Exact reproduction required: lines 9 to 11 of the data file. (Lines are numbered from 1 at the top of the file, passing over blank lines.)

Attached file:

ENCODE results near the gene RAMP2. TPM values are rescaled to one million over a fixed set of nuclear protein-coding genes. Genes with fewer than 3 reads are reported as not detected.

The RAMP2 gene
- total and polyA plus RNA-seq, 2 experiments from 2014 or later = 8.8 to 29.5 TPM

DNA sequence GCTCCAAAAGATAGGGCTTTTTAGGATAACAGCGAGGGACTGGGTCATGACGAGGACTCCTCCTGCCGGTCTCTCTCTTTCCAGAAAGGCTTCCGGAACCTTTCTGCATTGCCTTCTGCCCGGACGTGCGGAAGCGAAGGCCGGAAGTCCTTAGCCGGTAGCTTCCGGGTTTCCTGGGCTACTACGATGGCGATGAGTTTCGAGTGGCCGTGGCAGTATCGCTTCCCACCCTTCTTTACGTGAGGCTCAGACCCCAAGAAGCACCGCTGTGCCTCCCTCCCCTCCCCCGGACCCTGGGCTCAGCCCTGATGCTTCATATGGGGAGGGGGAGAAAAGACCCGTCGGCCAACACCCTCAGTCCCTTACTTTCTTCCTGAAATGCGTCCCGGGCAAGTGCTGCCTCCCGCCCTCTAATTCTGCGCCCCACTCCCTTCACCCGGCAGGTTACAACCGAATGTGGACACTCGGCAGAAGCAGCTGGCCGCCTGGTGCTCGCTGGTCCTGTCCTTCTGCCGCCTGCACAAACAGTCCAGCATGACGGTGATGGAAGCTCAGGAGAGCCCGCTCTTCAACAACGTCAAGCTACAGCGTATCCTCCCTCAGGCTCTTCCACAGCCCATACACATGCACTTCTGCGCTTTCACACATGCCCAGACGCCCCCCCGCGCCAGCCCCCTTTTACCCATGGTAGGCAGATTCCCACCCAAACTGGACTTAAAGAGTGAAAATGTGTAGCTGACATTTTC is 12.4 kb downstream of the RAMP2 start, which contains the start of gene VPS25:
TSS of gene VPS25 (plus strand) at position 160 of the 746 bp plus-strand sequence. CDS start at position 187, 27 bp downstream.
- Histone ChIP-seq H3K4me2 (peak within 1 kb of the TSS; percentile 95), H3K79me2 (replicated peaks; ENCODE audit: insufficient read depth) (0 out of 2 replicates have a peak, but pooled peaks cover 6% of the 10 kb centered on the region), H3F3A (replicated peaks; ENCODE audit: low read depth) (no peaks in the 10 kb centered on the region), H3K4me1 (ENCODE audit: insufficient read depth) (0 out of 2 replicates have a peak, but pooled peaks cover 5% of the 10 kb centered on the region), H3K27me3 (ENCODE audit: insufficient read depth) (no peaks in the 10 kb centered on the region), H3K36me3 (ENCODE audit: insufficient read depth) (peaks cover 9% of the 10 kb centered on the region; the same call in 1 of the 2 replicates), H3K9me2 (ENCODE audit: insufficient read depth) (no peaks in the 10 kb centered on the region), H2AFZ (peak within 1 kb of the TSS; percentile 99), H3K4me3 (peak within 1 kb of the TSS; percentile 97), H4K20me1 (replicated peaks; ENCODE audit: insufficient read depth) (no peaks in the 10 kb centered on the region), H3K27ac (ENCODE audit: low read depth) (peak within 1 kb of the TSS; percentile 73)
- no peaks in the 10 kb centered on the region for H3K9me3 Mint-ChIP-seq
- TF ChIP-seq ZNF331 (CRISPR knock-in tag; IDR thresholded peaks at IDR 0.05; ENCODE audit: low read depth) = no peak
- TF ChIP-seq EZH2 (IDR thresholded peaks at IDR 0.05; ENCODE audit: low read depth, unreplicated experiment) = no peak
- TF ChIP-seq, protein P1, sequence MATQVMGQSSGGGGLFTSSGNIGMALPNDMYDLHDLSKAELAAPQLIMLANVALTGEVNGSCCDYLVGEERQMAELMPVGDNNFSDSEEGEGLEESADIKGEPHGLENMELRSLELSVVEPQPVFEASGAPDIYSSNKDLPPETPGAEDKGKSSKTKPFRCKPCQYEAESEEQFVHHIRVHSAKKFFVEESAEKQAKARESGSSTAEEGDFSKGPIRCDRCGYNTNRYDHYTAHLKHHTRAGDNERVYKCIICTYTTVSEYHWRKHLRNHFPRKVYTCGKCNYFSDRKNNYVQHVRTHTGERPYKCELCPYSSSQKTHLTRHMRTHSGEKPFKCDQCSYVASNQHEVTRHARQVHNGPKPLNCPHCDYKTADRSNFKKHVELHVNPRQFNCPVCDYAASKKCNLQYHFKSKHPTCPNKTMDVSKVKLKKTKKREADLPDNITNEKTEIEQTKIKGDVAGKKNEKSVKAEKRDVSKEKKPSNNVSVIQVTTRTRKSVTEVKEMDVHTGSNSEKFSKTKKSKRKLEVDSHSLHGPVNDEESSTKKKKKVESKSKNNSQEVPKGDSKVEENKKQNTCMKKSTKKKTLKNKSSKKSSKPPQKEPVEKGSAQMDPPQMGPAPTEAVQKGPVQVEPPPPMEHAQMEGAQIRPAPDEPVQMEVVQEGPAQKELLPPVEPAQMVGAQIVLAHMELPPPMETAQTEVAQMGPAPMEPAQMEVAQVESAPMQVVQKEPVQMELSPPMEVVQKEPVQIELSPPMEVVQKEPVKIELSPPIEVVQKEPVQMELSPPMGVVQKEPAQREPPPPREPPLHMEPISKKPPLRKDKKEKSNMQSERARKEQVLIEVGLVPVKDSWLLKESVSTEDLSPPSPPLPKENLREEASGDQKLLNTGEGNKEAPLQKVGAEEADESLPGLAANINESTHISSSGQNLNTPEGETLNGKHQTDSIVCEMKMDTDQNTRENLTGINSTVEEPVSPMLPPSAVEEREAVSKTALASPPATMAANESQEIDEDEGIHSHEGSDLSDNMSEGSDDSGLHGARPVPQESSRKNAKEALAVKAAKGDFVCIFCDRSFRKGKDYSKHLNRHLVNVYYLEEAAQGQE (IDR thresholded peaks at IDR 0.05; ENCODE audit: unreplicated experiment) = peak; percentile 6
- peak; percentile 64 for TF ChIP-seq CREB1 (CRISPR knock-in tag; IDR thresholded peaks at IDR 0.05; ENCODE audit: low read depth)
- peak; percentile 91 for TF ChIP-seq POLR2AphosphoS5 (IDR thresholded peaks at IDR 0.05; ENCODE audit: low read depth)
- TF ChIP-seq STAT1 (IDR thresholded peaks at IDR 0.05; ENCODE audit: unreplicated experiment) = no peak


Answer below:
- TF ChIP-seq EZH2 (IDR thresholded peaks at IDR 0.05; ENCODE audit: low read depth, unreplicated experiment) = no peak
- TF ChIP-seq, protein P1, sequence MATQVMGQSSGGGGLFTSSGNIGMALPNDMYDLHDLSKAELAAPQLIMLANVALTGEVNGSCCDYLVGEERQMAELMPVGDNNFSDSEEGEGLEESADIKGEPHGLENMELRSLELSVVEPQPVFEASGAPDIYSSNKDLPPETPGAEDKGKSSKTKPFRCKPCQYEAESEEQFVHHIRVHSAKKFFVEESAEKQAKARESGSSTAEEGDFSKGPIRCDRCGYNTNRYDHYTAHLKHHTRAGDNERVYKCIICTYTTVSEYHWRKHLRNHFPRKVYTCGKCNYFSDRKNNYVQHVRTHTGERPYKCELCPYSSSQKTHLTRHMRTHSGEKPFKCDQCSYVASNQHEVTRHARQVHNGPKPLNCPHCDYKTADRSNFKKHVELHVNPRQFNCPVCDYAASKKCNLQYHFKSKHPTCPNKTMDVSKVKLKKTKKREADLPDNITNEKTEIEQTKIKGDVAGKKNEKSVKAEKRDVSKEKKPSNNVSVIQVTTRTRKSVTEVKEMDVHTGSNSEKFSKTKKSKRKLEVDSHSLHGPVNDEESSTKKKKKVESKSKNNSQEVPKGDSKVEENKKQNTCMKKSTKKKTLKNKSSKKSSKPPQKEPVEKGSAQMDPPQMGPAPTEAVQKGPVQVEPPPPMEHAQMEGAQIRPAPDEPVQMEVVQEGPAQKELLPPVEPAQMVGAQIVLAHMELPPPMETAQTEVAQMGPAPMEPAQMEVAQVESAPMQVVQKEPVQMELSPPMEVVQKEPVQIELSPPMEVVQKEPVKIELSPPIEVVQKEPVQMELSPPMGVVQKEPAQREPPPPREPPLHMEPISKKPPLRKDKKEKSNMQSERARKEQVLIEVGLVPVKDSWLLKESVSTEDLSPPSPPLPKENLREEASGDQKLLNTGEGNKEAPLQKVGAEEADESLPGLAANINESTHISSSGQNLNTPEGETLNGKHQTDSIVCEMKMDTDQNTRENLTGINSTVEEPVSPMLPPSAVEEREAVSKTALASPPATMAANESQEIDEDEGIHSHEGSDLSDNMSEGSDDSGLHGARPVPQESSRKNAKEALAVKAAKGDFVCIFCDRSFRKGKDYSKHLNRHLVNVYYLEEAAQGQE (IDR thresholded peaks at IDR 0.05; ENCODE audit: unreplicated experiment) = peak; percentile 6
- peak; percentile 64 for TF ChIP-seq CREB1 (CRISPR knock-in tag; IDR thresholded peaks at IDR 0.05; ENCODE audit: low read depth)